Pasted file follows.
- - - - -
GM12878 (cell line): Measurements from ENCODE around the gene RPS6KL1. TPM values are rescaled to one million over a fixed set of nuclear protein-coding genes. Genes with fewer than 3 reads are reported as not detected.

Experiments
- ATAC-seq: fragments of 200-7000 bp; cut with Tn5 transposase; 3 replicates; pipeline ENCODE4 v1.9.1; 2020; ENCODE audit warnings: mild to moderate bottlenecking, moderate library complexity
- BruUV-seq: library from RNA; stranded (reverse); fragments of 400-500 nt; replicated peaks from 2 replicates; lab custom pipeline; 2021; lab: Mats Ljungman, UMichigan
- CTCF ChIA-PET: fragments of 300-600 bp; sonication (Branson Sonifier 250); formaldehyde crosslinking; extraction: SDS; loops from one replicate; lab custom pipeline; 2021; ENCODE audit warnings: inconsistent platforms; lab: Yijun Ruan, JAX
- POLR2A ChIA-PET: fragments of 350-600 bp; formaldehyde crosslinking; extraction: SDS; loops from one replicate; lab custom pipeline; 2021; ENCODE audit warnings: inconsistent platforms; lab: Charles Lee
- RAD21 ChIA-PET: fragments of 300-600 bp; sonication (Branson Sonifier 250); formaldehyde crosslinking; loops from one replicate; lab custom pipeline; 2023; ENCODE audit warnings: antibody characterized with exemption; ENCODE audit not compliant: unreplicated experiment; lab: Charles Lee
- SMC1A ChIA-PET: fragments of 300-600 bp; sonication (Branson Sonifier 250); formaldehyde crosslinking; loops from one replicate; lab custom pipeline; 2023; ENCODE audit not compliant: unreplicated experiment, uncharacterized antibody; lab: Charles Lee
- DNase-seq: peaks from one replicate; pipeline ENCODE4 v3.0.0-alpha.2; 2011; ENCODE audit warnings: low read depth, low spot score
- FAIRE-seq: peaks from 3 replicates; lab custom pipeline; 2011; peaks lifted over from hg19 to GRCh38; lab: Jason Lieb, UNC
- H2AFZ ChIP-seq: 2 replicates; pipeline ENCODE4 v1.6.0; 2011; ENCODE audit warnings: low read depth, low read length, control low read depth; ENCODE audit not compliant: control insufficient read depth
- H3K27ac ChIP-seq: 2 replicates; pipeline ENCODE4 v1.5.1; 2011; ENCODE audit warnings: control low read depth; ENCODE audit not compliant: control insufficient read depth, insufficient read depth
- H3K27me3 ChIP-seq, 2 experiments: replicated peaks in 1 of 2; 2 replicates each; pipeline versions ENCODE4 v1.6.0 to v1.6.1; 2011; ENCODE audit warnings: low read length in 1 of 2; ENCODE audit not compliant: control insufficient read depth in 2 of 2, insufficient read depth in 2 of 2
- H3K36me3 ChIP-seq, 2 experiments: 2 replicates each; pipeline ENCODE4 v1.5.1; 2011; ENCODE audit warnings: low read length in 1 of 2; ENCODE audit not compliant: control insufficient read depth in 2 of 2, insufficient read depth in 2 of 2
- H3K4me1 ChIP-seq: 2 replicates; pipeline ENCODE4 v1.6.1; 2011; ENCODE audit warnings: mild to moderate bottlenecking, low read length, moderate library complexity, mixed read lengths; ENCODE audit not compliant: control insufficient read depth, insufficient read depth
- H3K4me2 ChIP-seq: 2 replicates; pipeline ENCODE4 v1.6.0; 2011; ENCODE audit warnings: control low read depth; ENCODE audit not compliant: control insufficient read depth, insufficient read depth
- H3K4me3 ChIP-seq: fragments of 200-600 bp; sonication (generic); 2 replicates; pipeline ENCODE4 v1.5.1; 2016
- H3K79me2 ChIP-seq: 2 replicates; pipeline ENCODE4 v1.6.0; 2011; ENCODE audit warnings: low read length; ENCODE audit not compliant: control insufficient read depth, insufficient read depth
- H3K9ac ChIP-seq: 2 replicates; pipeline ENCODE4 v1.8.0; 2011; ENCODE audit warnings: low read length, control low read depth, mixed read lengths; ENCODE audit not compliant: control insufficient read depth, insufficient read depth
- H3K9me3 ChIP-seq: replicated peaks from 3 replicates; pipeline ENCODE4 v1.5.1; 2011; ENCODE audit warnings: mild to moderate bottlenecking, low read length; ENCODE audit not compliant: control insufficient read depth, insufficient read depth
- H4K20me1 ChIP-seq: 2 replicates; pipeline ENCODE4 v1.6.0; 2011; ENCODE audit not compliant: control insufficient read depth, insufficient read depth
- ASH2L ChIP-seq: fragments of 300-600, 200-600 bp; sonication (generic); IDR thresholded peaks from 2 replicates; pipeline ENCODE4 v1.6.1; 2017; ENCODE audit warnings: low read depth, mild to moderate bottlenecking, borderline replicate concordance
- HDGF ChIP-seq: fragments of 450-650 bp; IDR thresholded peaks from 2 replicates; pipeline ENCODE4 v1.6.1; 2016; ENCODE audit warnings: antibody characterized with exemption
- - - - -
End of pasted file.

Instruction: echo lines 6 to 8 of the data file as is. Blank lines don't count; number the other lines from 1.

- POLR2A ChIA-PET: fragments of 350-600 bp; formaldehyde crosslinking; extraction: SDS; loops from one replicate; lab custom pipeline; 2021; ENCODE audit warnings: inconsistent platforms; lab: Charles Lee
- RAD21 ChIA-PET: fragments of 300-600 bp; sonication (Branson Sonifier 250); formaldehyde crosslinking; loops from one replicate; lab custom pipeline; 2023; ENCODE audit warnings: antibody characterized with exemption; ENCODE audit not compliant: unreplicated experiment; lab: Charles Lee
- SMC1A ChIA-PET: fragments of 300-600 bp; sonication (Branson Sonifier 250); formaldehyde crosslinking; loops from one replicate; lab custom pipeline; 2023; ENCODE audit not compliant: unreplicated experiment, uncharacterized antibody; lab: Charles Lee